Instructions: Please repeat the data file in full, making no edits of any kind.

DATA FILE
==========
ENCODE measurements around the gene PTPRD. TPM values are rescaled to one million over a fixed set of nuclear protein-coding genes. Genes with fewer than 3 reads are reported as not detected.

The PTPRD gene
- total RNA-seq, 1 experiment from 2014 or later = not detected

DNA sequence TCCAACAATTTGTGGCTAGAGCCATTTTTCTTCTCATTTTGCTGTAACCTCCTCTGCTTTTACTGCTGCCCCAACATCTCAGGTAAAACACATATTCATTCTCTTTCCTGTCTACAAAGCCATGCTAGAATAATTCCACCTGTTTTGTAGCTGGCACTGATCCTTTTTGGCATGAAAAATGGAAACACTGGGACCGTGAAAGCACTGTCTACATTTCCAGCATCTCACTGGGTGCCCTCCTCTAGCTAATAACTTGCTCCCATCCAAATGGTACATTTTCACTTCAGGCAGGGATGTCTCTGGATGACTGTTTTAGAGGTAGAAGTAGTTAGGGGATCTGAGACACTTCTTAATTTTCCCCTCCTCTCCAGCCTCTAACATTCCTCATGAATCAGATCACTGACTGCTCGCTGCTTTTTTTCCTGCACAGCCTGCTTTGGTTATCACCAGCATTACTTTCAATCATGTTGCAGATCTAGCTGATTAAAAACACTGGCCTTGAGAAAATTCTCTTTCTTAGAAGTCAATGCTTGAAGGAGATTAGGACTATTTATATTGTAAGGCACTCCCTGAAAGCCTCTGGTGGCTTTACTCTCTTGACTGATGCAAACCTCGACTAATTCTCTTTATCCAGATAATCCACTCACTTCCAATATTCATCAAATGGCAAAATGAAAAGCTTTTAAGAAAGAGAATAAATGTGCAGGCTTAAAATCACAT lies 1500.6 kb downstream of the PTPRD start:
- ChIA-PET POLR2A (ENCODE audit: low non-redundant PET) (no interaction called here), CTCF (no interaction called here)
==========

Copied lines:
ENCODE measurements around the gene PTPRD. TPM values are rescaled to one million over a fixed set of nuclear protein-coding genes. Genes with fewer than 3 reads are reported as not detected.

The PTPRD gene
- total RNA-seq, 1 experiment from 2014 or later = not detected

DNA sequence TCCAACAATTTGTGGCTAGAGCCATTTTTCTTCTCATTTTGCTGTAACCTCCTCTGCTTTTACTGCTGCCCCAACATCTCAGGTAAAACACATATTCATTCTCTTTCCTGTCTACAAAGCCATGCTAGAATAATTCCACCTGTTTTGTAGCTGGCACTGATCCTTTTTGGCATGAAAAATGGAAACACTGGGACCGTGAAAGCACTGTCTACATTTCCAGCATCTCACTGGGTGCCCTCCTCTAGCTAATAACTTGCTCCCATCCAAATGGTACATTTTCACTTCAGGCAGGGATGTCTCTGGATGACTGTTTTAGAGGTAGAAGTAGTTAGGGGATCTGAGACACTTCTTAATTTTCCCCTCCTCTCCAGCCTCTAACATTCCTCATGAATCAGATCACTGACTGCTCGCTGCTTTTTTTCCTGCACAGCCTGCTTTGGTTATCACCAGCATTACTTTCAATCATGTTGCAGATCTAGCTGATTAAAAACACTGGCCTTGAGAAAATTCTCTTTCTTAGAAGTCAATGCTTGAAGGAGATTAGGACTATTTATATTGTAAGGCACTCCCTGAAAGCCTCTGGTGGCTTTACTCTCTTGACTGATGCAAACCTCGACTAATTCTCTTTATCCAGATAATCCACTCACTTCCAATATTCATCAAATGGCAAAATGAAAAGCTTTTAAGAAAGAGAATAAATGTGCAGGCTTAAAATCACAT lies 1500.6 kb downstream of the PTPRD start:
- ChIA-PET POLR2A (ENCODE audit: low non-redundant PET) (no interaction called here), CTCF (no interaction called here)